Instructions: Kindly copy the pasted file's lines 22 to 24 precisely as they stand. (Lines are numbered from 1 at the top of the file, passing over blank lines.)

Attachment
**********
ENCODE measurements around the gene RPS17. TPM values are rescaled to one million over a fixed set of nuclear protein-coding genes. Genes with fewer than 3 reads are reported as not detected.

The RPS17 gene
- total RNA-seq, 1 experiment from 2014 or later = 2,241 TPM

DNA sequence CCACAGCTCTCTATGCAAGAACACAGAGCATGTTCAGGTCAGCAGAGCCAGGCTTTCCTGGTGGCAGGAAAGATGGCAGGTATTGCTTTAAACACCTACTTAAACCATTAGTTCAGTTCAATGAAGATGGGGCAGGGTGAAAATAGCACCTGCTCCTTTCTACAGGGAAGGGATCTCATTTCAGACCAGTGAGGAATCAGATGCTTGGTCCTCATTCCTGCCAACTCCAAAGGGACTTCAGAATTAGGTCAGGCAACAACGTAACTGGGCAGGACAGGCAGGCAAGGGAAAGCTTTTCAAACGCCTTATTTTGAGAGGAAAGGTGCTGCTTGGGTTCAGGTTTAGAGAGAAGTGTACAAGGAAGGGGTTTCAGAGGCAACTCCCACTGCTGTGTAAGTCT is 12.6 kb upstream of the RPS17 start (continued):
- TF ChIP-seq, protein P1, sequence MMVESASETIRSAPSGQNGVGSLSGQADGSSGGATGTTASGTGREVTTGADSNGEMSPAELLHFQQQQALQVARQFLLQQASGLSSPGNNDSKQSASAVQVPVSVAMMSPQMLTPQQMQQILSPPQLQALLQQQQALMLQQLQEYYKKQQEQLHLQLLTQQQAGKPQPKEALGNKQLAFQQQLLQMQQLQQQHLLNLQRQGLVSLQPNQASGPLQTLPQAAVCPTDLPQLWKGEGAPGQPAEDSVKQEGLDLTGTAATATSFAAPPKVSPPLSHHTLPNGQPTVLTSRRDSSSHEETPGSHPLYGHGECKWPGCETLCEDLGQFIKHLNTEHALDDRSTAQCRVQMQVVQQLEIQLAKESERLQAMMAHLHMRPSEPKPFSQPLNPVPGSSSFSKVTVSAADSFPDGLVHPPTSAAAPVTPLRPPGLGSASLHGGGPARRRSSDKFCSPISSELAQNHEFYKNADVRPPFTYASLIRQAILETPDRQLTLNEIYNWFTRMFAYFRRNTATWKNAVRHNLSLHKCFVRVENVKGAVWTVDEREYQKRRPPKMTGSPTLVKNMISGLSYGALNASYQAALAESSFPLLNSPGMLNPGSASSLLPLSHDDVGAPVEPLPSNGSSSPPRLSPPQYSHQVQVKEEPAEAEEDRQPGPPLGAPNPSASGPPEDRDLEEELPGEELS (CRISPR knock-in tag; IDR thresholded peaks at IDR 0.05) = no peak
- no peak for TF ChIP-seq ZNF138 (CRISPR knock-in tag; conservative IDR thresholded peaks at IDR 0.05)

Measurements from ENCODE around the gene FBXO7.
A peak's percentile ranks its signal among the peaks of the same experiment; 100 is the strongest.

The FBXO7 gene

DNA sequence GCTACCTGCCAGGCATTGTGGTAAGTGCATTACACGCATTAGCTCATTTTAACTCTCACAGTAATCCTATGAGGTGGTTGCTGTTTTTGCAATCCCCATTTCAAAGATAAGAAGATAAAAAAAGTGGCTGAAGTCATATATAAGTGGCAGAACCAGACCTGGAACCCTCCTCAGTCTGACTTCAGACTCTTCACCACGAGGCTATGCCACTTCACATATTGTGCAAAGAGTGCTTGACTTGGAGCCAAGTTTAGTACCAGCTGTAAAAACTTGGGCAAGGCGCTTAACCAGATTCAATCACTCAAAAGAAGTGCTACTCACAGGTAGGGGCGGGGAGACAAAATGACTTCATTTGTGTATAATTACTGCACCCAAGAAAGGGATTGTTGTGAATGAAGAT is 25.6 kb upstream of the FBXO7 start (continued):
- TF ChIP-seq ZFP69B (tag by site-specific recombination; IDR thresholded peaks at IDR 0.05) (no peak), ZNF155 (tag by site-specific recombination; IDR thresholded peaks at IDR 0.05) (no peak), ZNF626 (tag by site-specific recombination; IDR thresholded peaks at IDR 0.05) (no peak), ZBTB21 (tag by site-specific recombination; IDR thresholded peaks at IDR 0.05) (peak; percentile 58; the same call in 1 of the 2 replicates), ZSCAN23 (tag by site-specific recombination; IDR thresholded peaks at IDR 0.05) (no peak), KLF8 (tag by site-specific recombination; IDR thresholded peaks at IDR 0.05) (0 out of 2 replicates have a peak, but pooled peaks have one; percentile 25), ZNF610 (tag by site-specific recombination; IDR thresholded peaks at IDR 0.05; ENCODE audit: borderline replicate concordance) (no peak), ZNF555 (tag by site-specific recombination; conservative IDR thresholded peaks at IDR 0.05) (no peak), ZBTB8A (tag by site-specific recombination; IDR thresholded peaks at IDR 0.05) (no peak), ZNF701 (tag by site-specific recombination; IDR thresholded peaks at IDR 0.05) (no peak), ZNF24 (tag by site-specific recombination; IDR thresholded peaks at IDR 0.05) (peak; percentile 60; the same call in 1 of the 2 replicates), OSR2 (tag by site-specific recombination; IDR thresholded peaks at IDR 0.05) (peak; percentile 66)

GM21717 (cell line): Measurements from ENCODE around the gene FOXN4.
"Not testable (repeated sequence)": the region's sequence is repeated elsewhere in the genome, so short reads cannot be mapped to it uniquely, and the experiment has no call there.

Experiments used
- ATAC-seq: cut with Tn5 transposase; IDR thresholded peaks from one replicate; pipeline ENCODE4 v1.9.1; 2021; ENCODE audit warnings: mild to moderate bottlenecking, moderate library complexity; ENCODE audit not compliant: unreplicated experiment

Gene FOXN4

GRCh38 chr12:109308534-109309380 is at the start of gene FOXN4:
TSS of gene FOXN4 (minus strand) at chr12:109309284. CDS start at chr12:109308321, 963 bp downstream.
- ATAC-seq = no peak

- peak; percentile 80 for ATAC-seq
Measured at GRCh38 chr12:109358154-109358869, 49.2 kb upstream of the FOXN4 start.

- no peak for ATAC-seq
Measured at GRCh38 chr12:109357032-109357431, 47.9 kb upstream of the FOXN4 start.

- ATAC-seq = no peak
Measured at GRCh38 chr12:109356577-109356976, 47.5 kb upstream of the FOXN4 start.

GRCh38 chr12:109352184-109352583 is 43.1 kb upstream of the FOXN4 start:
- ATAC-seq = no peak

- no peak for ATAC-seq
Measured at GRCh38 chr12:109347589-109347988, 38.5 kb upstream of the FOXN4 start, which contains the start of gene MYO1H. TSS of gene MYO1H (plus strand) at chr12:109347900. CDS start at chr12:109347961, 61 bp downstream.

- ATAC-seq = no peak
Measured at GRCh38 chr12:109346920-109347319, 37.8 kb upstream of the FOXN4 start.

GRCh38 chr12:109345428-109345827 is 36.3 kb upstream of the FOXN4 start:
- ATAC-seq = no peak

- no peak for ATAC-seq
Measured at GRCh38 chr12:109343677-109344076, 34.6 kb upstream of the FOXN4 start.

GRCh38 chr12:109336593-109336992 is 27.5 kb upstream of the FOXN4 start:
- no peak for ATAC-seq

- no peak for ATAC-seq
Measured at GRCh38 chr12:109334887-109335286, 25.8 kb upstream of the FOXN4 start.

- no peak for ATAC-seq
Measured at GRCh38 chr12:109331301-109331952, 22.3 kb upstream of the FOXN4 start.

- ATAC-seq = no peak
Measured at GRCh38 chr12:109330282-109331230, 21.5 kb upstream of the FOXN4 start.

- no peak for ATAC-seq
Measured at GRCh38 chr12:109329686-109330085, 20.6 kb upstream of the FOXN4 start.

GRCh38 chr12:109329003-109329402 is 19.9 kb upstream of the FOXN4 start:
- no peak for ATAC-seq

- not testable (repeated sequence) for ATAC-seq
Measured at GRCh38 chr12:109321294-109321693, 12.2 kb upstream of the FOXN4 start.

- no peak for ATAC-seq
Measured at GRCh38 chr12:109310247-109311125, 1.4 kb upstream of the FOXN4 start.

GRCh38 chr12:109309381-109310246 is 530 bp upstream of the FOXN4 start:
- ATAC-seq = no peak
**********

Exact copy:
- no peak for ATAC-seq
Measured at GRCh38 chr12:109357032-109357431, 47.9 kb upstream of the FOXN4 start.

- ATAC-seq = no peak